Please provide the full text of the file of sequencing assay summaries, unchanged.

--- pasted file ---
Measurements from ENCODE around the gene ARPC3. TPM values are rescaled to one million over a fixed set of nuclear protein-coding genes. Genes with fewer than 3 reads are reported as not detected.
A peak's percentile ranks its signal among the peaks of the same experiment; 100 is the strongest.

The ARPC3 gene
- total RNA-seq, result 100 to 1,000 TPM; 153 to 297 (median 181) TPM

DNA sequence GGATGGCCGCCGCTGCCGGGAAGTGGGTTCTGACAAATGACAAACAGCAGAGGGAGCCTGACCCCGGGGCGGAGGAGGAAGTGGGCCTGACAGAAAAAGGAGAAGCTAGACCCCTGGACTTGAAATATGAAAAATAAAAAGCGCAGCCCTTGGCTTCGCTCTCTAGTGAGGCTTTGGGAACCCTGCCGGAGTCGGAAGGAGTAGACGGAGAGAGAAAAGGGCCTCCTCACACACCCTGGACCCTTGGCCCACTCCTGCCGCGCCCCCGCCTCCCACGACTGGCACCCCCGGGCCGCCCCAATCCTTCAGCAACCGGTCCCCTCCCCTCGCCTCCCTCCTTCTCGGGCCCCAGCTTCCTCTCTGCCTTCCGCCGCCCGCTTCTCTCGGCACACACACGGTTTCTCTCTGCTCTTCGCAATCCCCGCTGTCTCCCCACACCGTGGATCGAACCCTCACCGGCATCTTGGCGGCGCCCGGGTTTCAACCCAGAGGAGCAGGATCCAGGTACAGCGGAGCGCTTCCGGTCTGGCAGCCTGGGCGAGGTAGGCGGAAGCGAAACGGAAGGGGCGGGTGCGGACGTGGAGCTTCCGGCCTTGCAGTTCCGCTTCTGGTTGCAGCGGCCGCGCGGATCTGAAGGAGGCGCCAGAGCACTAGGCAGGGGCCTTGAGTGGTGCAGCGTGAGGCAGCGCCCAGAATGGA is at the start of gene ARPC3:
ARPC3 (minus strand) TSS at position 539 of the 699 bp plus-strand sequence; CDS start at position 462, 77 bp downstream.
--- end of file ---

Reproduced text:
Measurements from ENCODE around the gene ARPC3. TPM values are rescaled to one million over a fixed set of nuclear protein-coding genes. Genes with fewer than 3 reads are reported as not detected.
A peak's percentile ranks its signal among the peaks of the same experiment; 100 is the strongest.

The ARPC3 gene
- total RNA-seq, result 100 to 1,000 TPM; 153 to 297 (median 181) TPM

DNA sequence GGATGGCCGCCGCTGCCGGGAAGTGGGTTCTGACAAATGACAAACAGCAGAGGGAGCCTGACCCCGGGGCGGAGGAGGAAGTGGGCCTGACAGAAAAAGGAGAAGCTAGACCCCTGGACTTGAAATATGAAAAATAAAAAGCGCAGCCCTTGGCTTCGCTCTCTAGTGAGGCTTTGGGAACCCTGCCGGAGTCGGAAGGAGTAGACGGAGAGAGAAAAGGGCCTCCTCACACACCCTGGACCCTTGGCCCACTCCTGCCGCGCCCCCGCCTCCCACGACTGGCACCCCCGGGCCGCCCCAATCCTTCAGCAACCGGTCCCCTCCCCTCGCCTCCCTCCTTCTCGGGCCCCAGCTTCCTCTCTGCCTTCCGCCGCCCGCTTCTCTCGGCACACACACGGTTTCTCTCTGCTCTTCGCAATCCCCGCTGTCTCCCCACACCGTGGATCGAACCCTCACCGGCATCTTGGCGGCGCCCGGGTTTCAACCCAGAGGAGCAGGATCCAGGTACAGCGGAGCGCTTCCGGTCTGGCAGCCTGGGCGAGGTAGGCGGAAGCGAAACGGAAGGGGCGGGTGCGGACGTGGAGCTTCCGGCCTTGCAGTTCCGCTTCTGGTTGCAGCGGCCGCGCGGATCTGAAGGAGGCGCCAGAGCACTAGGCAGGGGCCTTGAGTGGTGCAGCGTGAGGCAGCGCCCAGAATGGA is at the start of gene ARPC3:
ARPC3 (minus strand) TSS at position 539 of the 699 bp plus-strand sequence; CDS start at position 462, 77 bp downstream.